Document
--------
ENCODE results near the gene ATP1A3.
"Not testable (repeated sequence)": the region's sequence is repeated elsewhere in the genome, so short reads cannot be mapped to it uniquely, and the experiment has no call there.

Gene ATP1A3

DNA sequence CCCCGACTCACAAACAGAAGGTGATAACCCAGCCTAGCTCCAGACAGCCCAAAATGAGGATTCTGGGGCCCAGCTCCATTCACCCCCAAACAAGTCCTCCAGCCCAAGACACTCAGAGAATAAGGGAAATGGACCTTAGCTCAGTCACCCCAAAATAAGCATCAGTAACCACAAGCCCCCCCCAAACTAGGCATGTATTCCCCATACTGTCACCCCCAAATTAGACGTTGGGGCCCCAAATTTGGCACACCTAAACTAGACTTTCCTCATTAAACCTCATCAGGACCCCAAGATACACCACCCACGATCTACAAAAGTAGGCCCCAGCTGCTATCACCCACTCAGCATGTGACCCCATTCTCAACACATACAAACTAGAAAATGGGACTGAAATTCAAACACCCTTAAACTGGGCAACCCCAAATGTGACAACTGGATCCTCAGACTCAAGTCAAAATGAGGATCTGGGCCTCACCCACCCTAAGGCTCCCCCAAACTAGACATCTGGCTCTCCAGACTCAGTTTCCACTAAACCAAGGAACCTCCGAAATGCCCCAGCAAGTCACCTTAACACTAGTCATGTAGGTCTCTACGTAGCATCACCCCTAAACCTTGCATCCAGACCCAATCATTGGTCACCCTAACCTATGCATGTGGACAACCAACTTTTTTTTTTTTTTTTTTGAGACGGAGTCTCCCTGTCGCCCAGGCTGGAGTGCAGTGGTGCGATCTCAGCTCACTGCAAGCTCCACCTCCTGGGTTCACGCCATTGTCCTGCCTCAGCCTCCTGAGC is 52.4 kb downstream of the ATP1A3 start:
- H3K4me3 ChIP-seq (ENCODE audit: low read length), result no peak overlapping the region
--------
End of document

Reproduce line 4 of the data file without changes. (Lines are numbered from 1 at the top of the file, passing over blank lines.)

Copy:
DNA sequence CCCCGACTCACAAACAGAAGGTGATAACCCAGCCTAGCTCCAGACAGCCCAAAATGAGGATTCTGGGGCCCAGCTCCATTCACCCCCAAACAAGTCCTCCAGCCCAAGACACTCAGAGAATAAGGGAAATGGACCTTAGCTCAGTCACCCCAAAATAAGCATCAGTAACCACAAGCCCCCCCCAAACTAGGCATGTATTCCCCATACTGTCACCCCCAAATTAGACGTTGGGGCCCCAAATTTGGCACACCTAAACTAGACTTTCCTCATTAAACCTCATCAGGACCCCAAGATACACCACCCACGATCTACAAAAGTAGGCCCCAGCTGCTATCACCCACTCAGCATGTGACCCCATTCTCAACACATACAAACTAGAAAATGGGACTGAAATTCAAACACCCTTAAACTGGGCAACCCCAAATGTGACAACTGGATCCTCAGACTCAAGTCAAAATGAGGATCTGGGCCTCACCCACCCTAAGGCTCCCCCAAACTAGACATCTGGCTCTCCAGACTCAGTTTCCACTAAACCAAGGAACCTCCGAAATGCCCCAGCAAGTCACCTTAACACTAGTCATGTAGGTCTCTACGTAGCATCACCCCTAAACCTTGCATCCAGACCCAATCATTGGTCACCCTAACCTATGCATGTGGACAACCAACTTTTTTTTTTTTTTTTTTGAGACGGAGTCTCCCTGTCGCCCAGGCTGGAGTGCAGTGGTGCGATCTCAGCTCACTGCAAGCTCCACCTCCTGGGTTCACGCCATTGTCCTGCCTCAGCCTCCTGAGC is 52.4 kb downstream of the ATP1A3 start: